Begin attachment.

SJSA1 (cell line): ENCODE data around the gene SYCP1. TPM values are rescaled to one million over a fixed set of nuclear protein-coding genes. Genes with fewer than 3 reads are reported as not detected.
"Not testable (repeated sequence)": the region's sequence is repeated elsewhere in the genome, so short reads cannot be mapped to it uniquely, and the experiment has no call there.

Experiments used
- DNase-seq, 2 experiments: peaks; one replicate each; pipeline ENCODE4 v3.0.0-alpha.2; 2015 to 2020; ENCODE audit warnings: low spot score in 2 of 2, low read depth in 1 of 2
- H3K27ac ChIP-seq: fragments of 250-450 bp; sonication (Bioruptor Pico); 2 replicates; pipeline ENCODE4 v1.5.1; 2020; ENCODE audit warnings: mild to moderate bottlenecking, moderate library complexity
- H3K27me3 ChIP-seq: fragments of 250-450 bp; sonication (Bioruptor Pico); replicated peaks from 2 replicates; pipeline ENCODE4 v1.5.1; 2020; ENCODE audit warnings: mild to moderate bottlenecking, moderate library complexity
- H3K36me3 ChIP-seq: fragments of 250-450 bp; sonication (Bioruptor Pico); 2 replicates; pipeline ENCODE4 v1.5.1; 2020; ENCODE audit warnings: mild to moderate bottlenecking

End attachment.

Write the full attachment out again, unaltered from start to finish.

SJSA1 (cell line): ENCODE data around the gene SYCP1. TPM values are rescaled to one million over a fixed set of nuclear protein-coding genes. Genes with fewer than 3 reads are reported as not detected.
"Not testable (repeated sequence)": the region's sequence is repeated elsewhere in the genome, so short reads cannot be mapped to it uniquely, and the experiment has no call there.

Experiments used
- DNase-seq, 2 experiments: peaks; one replicate each; pipeline ENCODE4 v3.0.0-alpha.2; 2015 to 2020; ENCODE audit warnings: low spot score in 2 of 2, low read depth in 1 of 2
- H3K27ac ChIP-seq: fragments of 250-450 bp; sonication (Bioruptor Pico); 2 replicates; pipeline ENCODE4 v1.5.1; 2020; ENCODE audit warnings: mild to moderate bottlenecking, moderate library complexity
- H3K27me3 ChIP-seq: fragments of 250-450 bp; sonication (Bioruptor Pico); replicated peaks from 2 replicates; pipeline ENCODE4 v1.5.1; 2020; ENCODE audit warnings: mild to moderate bottlenecking, moderate library complexity
- H3K36me3 ChIP-seq: fragments of 250-450 bp; sonication (Bioruptor Pico); 2 replicates; pipeline ENCODE4 v1.5.1; 2020; ENCODE audit warnings: mild to moderate bottlenecking